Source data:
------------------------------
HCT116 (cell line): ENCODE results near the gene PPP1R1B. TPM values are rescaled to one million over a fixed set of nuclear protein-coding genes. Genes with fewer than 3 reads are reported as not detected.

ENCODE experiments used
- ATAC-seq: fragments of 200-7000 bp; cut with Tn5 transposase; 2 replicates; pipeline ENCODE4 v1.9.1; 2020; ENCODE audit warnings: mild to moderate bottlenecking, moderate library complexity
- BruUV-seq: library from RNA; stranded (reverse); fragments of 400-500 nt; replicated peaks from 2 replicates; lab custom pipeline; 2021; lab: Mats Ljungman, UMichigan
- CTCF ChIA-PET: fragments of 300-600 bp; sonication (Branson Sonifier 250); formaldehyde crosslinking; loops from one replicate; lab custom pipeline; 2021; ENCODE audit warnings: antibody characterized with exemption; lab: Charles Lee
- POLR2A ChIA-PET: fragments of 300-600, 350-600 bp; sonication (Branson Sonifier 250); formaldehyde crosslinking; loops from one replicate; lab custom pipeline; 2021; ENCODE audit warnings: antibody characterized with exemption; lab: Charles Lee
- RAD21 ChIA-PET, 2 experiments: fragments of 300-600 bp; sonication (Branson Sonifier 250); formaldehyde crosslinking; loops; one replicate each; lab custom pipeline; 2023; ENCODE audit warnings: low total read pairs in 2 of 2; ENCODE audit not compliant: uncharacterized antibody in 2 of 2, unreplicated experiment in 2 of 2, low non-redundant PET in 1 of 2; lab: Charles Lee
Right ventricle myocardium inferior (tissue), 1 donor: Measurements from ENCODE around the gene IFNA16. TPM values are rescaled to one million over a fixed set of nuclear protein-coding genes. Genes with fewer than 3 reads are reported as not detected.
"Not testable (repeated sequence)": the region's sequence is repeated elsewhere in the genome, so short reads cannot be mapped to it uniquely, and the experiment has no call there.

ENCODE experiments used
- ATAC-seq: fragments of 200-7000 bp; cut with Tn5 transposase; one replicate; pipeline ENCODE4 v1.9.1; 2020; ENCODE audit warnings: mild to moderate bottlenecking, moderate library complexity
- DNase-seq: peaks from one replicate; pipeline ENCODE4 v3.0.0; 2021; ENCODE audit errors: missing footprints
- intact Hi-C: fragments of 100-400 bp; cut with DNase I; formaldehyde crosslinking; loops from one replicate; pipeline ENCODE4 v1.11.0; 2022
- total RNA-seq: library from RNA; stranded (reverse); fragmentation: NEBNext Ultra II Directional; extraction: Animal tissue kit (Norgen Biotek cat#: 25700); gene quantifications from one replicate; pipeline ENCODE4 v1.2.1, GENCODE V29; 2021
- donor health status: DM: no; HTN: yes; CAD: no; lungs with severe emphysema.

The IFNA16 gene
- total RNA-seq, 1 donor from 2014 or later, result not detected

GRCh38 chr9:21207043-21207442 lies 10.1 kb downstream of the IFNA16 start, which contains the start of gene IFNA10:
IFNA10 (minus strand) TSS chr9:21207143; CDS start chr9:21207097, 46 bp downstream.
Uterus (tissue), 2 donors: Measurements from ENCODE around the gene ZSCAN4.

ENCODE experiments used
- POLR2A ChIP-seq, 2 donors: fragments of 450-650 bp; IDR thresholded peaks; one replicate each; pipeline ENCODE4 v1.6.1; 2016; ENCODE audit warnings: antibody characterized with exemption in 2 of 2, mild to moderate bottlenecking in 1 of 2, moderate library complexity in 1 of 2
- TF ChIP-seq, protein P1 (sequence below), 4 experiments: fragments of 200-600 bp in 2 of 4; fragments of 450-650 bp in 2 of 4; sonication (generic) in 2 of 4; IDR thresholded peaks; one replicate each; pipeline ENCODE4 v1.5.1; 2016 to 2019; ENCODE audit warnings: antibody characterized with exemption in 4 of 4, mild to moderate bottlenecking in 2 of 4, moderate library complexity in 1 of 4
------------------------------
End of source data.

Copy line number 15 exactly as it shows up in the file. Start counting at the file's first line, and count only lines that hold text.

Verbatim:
- donor health status: DM: no; HTN: yes; CAD: no; lungs with severe emphysema.